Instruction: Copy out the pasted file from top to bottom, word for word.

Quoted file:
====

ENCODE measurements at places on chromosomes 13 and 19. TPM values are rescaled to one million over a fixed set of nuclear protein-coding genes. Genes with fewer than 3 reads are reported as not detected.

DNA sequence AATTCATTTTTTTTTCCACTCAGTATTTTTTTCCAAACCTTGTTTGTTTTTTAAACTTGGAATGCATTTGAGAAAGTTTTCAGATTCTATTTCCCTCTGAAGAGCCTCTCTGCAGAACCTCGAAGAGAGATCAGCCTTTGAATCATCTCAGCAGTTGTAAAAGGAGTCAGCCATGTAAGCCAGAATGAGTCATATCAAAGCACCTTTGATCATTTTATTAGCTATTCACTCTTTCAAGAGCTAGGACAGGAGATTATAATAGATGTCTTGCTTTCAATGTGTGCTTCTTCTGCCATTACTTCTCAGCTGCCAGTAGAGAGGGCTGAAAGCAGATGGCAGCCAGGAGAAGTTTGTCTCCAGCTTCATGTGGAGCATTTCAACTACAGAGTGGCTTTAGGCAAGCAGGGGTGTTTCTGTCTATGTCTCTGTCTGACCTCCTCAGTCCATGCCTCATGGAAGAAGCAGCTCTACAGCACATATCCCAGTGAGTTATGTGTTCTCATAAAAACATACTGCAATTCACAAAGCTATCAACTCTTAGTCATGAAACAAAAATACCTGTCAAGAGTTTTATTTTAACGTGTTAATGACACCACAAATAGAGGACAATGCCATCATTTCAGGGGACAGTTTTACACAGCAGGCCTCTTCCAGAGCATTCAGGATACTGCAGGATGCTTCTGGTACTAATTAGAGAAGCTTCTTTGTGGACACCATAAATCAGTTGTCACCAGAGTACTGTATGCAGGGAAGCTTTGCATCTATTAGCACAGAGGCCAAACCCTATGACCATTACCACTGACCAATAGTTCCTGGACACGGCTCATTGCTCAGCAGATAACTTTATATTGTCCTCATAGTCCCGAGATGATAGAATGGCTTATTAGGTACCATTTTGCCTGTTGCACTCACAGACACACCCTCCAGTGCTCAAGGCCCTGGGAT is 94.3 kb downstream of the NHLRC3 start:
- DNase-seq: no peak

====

ENCODE measurements at places on chromosomes 13 and 19. TPM values are rescaled to one million over a fixed set of nuclear protein-coding genes. Genes with fewer than 3 reads are reported as not detected.

DNA sequence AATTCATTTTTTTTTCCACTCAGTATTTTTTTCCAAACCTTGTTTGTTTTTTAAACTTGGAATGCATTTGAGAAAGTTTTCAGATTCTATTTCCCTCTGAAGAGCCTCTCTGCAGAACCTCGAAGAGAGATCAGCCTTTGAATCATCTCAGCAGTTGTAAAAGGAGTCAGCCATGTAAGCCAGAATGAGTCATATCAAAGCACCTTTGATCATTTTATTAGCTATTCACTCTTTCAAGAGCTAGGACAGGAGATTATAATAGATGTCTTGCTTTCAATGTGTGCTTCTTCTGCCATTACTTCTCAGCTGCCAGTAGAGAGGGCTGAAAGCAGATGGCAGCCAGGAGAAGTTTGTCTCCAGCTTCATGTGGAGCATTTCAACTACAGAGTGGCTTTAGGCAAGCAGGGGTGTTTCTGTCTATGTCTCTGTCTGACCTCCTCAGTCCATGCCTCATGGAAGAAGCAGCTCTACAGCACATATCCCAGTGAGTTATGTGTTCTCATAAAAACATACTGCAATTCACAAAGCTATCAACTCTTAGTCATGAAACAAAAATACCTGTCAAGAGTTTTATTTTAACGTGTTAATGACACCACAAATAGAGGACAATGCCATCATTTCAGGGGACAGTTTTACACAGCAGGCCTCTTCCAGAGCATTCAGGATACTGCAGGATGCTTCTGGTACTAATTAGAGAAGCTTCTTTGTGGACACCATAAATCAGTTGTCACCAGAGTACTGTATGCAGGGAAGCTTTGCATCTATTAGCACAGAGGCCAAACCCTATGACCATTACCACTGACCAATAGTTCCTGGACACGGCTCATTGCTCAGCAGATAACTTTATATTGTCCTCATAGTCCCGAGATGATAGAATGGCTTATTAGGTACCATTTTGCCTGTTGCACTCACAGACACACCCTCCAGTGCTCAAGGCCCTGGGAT is 94.3 kb downstream of the NHLRC3 start:
- DNase-seq: no peak